NVQ's and SVQ's

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NVQ's and SVQ's
Is your call centre using NVQ's and SVQ's? how do you find them? What's the take up? Are they difficult to administer? Do the management fully buy in? Is the supplier any good? What are then benefits for your call centre and are they working?

Please tell all............

Contact Centre Trainer

Train 2 Develop

NVQ's and Contact Centres
I was introduced to NVQ’s in 1999 when I was a team leader in a large financial services call centre and decided to take the NVQ Assessors Award (D32/D33) with City and Guilds.

When they were offered in the call centre, there was a list of people wanting to take them, only held back by the number of initial assessors that were available to support them.

1. Are they difficult to administer?

If you have a good NVQ provider (and I know several) they will do a lot of the work and administration allowing the company to get on with their day to day routine.

2. Does the management fully buy into them?

The companies I have worked for … yes! They understand that they are investing in their staff and in addition, because the evidence a candidate needs to collect is gained from doing their ‘normal role’ they lose very little productivity through ‘off the phone activity’ which would happen if someone was taking time out to study another course or programme.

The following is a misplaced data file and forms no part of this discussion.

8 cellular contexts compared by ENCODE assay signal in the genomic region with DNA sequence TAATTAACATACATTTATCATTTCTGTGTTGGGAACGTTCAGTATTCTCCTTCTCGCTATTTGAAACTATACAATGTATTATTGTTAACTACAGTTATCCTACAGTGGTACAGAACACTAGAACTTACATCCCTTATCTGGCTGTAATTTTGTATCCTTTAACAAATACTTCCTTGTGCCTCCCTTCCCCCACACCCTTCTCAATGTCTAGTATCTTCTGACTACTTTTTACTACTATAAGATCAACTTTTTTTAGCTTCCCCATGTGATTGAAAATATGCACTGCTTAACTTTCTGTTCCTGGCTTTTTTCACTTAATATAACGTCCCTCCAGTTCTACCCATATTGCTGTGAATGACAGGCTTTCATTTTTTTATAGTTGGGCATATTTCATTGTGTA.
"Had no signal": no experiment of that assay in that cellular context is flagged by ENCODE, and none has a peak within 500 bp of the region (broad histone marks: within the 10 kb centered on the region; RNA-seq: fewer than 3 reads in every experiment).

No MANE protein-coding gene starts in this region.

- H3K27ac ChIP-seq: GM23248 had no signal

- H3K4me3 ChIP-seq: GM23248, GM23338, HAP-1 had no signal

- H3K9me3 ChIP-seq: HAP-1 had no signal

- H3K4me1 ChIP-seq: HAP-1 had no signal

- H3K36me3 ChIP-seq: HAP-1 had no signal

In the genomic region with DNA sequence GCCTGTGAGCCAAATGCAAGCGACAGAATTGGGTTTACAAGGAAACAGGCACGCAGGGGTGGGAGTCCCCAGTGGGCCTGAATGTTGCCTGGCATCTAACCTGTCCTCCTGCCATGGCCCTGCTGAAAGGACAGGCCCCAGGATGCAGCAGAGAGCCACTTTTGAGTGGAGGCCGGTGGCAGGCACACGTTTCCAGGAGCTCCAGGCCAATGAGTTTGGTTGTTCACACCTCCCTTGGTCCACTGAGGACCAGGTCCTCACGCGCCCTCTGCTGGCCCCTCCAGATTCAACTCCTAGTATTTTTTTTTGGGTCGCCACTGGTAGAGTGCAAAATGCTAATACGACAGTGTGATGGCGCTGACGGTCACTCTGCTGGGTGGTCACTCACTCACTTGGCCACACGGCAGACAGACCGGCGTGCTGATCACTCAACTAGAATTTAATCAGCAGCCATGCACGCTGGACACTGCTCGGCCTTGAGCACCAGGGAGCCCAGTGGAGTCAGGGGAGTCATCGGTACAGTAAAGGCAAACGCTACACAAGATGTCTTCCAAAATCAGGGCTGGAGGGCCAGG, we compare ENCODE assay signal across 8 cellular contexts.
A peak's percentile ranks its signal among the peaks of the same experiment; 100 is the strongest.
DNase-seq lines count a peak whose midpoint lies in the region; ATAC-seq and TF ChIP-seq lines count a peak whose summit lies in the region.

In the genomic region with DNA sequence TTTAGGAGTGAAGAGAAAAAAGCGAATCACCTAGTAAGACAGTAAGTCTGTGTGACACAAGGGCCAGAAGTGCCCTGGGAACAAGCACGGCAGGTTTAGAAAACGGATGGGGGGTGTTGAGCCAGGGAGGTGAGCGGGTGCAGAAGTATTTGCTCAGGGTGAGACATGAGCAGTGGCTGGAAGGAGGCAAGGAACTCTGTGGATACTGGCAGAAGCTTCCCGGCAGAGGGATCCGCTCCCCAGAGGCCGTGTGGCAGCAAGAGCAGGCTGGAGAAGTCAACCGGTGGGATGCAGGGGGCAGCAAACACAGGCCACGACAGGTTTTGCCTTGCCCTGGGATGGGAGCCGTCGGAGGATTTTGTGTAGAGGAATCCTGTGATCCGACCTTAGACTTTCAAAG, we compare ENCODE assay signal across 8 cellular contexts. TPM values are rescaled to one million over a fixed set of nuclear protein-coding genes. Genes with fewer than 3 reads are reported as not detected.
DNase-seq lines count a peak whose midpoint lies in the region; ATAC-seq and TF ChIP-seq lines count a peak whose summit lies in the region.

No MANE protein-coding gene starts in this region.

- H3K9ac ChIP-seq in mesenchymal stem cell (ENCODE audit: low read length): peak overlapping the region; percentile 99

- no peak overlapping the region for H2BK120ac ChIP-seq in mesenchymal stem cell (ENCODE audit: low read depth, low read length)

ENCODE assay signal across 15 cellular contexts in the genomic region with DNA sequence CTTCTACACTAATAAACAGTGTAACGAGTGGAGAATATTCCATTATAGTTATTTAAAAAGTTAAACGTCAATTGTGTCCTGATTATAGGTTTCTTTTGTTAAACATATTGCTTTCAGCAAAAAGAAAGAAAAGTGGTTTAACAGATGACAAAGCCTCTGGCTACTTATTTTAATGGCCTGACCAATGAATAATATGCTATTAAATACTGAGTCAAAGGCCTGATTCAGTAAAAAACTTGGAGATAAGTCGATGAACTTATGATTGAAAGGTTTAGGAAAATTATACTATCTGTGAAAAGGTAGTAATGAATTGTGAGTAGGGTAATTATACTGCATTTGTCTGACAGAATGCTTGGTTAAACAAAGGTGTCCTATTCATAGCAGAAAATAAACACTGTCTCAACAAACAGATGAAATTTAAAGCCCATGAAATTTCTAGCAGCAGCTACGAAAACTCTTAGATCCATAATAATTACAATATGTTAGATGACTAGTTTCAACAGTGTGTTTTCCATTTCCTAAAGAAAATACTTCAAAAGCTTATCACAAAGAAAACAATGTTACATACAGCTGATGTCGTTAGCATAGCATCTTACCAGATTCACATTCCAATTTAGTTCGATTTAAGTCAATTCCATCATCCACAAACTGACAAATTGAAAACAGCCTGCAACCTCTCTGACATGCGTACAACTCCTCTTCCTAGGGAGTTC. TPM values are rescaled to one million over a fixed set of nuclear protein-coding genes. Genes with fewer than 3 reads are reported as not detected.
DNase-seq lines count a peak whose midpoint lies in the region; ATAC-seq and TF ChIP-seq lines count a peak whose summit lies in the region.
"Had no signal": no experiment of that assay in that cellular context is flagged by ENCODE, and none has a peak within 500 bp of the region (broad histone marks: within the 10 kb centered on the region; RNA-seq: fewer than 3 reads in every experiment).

3. Is the supplier good?

I have come into contact with several suppliers in the UK and all of them have been FANTASTIC!

4. What are then benefits for your call centre and are they working?

Personally, I think that call centres are missing out on this one! An NVQ is very flexible and is designed to fit around the company and the role of the candidate therefore the can be tied into the companies personal development process and career progression plans. Imagine being able to complete the companies PDP and Career Progression process and get a certificate at it at the end of the programme.

It important to remember that an NVQ is designed to demonstrate that a candidate can carry out the role, to pass an NVQ the candidate must be able to provide that they can achieve sales and service standards over a period of time (normally around 6 months) therefore if a candidate approaches a call centre and they have an NVQ, you know you have someone the can provide evidence that they can do the role.

By now dear reader, I think you should be able to tell that I am very passionate about NVQ’s and I am very happy to talk to anyone who is keen in knowing more about NVQ’s of thinking of introducing them into their call centre.

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Mmmmm
>>>>Personally, I think that call centres are missing out on this one!

I agree which is why I asked the question.
Is this caused by under investment in staff development (and if so why dont they bother) or is there a deeper issue?

Contact Centre Consultant

DarrylBeckford Limited

Training
Is this caused by under investment in staff development (and if so why dont they bother

Perhaps it's because many managers feel that training of any sort is over rated and they don't get VFM from it.

Contact Centre Trainer

Train 2 Develop

NVQ's and SVQ's
I think it is a mixture of the two. Many contact centres seem to 'pull' training when service levels are not being achieved and training budgets are always the first to get cut backs need to be made.